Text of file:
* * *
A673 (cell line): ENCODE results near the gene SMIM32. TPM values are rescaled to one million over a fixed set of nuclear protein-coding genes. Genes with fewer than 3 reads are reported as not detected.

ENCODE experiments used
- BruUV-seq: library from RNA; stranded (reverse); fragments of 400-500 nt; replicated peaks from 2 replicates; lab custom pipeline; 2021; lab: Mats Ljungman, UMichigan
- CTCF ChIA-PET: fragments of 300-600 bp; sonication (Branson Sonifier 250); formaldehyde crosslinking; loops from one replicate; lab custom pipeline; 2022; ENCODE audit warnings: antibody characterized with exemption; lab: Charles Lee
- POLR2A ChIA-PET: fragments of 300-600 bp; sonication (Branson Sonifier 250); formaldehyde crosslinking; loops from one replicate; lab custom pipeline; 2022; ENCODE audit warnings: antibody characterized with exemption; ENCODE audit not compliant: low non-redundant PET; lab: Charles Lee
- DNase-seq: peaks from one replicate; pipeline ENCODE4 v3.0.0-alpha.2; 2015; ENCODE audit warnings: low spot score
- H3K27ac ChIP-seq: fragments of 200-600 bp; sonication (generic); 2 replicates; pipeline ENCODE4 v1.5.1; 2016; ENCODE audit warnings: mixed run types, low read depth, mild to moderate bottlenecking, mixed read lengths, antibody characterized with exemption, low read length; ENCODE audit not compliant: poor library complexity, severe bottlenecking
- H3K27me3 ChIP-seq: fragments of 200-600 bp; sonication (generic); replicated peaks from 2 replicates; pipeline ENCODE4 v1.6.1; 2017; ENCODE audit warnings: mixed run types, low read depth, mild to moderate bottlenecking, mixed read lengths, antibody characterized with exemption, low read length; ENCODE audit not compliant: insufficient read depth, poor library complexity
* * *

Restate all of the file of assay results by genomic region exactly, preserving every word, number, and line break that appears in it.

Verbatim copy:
A673 (cell line): ENCODE results near the gene SMIM32. TPM values are rescaled to one million over a fixed set of nuclear protein-coding genes. Genes with fewer than 3 reads are reported as not detected.

ENCODE experiments used
- BruUV-seq: library from RNA; stranded (reverse); fragments of 400-500 nt; replicated peaks from 2 replicates; lab custom pipeline; 2021; lab: Mats Ljungman, UMichigan
- CTCF ChIA-PET: fragments of 300-600 bp; sonication (Branson Sonifier 250); formaldehyde crosslinking; loops from one replicate; lab custom pipeline; 2022; ENCODE audit warnings: antibody characterized with exemption; lab: Charles Lee
- POLR2A ChIA-PET: fragments of 300-600 bp; sonication (Branson Sonifier 250); formaldehyde crosslinking; loops from one replicate; lab custom pipeline; 2022; ENCODE audit warnings: antibody characterized with exemption; ENCODE audit not compliant: low non-redundant PET; lab: Charles Lee
- DNase-seq: peaks from one replicate; pipeline ENCODE4 v3.0.0-alpha.2; 2015; ENCODE audit warnings: low spot score
- H3K27ac ChIP-seq: fragments of 200-600 bp; sonication (generic); 2 replicates; pipeline ENCODE4 v1.5.1; 2016; ENCODE audit warnings: mixed run types, low read depth, mild to moderate bottlenecking, mixed read lengths, antibody characterized with exemption, low read length; ENCODE audit not compliant: poor library complexity, severe bottlenecking
- H3K27me3 ChIP-seq: fragments of 200-600 bp; sonication (generic); replicated peaks from 2 replicates; pipeline ENCODE4 v1.6.1; 2017; ENCODE audit warnings: mixed run types, low read depth, mild to moderate bottlenecking, mixed read lengths, antibody characterized with exemption, low read length; ENCODE audit not compliant: insufficient read depth, poor library complexity